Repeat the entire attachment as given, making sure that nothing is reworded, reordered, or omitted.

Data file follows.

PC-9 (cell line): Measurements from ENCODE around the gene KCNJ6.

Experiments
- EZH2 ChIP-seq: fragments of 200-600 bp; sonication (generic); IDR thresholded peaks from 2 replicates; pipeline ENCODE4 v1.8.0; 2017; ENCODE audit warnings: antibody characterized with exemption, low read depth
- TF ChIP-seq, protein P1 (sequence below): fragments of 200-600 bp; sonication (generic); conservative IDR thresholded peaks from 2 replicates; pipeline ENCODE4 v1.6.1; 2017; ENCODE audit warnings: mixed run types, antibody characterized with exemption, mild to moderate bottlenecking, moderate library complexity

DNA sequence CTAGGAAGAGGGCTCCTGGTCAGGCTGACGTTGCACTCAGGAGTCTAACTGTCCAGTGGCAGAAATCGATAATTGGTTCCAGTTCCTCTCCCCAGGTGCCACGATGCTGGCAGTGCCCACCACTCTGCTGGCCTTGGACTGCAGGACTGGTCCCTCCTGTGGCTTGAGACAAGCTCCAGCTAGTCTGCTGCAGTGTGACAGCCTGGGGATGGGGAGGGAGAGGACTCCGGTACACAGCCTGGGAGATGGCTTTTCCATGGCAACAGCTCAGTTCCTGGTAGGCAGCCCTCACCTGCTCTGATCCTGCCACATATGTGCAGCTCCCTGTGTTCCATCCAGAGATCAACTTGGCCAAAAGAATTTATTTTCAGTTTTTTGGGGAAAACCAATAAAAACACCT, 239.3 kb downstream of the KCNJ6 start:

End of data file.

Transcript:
PC-9 (cell line): Measurements from ENCODE around the gene KCNJ6.

Experiments
- EZH2 ChIP-seq: fragments of 200-600 bp; sonication (generic); IDR thresholded peaks from 2 replicates; pipeline ENCODE4 v1.8.0; 2017; ENCODE audit warnings: antibody characterized with exemption, low read depth
- TF ChIP-seq, protein P1 (sequence below): fragments of 200-600 bp; sonication (generic); conservative IDR thresholded peaks from 2 replicates; pipeline ENCODE4 v1.6.1; 2017; ENCODE audit warnings: mixed run types, antibody characterized with exemption, mild to moderate bottlenecking, moderate library complexity

DNA sequence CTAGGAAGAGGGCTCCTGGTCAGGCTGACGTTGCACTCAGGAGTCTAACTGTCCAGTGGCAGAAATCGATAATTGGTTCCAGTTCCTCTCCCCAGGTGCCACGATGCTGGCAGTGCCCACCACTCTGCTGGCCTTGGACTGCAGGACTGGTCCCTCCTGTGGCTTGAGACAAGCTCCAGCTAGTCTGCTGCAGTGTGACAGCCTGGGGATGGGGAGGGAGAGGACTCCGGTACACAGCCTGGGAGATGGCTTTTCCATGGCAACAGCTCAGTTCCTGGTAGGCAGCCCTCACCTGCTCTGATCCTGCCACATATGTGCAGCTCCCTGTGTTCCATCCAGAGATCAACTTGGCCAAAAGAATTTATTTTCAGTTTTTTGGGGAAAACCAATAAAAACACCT, 239.3 kb downstream of the KCNJ6 start: